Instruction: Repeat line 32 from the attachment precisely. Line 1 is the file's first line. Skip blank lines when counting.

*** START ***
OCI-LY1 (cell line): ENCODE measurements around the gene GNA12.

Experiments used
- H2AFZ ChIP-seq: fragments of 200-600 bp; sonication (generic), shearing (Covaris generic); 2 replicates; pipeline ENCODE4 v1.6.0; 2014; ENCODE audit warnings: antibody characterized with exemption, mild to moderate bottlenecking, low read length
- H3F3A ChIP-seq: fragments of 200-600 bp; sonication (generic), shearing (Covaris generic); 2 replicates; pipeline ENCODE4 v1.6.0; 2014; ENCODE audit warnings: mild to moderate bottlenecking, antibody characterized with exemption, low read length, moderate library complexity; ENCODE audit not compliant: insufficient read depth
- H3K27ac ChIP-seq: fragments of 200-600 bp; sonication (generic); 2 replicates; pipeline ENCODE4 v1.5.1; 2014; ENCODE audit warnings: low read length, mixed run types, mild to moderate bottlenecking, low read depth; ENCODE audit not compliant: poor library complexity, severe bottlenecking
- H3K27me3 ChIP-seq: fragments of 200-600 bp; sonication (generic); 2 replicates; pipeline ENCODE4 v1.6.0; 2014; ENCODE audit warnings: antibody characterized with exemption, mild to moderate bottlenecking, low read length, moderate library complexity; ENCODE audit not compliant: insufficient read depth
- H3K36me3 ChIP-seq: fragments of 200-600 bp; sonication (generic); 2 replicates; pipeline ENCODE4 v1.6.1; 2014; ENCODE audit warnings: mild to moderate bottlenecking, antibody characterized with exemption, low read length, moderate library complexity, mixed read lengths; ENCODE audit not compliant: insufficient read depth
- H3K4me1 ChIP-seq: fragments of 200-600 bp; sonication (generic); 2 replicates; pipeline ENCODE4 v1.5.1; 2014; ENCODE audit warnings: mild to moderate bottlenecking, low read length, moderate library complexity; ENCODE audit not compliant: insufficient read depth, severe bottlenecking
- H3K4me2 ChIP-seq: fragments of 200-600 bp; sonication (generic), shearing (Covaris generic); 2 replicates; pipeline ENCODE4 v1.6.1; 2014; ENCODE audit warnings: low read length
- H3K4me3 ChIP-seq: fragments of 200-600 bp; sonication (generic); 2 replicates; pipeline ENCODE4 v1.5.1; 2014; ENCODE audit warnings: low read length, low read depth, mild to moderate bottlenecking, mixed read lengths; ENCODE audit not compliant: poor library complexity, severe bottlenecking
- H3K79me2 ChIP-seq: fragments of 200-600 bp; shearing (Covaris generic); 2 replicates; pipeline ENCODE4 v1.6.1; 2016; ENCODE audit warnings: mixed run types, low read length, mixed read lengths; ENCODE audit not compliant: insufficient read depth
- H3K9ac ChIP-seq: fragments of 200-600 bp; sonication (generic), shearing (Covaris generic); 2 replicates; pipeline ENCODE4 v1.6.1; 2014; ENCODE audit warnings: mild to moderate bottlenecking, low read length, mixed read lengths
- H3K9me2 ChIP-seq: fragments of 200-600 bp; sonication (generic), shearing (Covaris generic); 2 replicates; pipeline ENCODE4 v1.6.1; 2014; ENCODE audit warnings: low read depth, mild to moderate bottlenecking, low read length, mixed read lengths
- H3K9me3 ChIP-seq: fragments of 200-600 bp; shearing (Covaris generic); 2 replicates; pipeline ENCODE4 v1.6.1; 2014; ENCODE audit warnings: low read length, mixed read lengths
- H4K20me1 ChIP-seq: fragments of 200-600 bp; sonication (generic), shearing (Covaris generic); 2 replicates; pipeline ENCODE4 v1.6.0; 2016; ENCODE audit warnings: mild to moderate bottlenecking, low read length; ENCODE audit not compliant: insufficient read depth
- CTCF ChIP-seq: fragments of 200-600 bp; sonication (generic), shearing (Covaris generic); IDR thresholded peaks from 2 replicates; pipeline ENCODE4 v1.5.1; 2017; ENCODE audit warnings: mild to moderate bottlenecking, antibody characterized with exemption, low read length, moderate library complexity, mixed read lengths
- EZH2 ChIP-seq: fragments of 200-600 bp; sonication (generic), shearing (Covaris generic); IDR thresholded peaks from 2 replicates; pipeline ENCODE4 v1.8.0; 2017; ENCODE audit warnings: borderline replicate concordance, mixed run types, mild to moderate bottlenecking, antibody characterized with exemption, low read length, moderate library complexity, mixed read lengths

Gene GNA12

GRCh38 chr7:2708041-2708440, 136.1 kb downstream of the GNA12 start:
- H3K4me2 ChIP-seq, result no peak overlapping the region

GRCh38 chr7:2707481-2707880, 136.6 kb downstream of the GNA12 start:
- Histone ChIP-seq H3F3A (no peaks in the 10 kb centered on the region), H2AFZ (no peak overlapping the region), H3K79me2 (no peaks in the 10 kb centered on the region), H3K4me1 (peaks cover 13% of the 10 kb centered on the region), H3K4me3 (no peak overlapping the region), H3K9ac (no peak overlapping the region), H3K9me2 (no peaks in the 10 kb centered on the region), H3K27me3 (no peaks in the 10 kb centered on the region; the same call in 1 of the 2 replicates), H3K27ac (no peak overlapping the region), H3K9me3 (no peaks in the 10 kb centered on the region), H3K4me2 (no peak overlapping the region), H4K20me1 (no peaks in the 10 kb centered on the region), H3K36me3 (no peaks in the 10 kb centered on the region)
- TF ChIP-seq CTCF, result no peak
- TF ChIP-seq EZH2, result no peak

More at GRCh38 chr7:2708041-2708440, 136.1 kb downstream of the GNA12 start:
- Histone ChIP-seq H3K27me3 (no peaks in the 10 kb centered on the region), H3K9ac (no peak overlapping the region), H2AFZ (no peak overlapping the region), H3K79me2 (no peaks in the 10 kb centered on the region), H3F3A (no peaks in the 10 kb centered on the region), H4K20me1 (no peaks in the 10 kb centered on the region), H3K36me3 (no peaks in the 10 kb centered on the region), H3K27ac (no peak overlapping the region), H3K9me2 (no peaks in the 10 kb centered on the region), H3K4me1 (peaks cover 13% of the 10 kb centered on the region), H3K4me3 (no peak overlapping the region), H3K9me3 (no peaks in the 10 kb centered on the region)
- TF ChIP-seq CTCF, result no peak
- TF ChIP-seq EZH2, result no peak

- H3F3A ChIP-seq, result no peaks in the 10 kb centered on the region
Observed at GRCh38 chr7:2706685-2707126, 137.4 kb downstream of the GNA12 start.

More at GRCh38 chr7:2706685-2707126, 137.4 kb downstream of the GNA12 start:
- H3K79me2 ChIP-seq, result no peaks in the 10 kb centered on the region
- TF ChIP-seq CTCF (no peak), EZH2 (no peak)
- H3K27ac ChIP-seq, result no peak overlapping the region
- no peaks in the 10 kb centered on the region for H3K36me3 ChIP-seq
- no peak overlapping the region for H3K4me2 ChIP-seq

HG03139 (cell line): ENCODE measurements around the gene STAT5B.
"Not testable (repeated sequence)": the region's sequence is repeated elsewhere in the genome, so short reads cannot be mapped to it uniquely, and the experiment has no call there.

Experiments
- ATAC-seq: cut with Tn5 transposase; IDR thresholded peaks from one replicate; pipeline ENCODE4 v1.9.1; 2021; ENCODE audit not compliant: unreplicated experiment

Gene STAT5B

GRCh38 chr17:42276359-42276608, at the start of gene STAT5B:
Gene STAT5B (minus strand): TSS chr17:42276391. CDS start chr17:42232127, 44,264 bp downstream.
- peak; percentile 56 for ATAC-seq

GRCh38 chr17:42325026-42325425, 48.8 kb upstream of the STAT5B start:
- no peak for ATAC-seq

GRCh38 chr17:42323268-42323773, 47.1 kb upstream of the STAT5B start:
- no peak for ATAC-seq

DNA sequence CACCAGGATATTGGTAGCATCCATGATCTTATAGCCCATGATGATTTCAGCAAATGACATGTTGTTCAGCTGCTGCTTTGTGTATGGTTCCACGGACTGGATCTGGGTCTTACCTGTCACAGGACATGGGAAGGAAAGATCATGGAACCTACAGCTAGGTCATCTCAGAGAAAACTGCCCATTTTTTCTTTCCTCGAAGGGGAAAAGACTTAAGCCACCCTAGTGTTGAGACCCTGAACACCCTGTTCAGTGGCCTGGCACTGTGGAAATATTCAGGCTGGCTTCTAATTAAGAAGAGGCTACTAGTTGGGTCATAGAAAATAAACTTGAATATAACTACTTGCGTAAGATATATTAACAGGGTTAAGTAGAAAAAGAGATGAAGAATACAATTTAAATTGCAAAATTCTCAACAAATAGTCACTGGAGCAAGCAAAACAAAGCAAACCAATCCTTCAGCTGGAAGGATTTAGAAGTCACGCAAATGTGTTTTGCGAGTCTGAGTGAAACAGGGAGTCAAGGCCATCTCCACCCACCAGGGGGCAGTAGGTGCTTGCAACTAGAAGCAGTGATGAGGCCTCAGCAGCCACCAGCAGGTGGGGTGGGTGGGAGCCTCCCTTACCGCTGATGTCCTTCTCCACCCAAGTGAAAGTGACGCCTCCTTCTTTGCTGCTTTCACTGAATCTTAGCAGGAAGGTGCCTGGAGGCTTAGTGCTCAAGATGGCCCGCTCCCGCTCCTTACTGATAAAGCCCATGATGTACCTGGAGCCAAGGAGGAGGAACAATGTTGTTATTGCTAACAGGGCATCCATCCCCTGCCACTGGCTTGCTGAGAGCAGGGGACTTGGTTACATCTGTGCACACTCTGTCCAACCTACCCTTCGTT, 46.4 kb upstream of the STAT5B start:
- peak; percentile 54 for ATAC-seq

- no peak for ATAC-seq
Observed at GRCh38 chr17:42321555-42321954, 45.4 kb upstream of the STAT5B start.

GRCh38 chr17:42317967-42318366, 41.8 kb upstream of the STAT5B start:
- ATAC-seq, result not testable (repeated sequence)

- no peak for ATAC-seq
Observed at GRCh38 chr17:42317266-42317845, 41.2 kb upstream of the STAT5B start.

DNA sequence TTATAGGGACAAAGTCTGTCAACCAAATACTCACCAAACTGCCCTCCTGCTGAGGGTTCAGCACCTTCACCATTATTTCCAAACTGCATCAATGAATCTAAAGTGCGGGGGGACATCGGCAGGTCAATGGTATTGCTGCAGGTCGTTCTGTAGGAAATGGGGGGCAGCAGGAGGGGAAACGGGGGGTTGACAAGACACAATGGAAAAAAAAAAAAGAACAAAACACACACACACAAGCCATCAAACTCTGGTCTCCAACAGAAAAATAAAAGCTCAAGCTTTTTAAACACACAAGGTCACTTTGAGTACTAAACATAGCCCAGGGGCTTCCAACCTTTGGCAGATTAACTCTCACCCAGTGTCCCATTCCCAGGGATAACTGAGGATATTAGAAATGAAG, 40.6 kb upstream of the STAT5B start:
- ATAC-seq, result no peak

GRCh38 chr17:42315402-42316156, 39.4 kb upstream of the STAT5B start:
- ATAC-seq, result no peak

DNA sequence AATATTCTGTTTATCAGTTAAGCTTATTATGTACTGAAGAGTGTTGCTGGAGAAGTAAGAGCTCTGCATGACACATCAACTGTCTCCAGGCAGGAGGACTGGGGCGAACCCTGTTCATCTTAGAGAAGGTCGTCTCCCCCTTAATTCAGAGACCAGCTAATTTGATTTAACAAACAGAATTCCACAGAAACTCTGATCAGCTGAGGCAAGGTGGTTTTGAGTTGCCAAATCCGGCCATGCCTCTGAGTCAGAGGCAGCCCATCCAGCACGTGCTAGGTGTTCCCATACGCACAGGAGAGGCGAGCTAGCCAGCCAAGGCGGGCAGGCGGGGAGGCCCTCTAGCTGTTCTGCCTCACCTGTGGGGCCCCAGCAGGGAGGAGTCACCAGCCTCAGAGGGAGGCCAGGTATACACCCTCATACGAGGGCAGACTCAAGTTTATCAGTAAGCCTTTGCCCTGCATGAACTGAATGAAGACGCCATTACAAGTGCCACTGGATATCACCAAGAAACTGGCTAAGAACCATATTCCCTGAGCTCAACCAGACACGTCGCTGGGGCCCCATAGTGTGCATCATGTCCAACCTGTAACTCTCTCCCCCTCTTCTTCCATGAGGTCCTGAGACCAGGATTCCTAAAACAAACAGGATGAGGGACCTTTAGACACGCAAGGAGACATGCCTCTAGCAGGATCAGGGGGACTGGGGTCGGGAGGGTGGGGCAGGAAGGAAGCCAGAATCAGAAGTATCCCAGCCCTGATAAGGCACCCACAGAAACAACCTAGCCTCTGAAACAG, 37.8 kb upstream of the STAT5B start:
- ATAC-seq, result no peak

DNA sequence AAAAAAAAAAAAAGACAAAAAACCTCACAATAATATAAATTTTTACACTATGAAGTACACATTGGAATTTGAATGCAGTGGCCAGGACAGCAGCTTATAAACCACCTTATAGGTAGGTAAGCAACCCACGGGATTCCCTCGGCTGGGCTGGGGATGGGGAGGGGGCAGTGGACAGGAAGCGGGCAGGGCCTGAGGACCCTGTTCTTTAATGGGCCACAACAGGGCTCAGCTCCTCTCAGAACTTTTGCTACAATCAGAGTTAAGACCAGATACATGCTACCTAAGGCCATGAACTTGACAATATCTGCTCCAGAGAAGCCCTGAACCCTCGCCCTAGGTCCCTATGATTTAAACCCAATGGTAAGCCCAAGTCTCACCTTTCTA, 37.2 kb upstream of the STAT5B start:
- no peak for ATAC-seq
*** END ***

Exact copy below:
- H3K79me2 ChIP-seq, result no peaks in the 10 kb centered on the region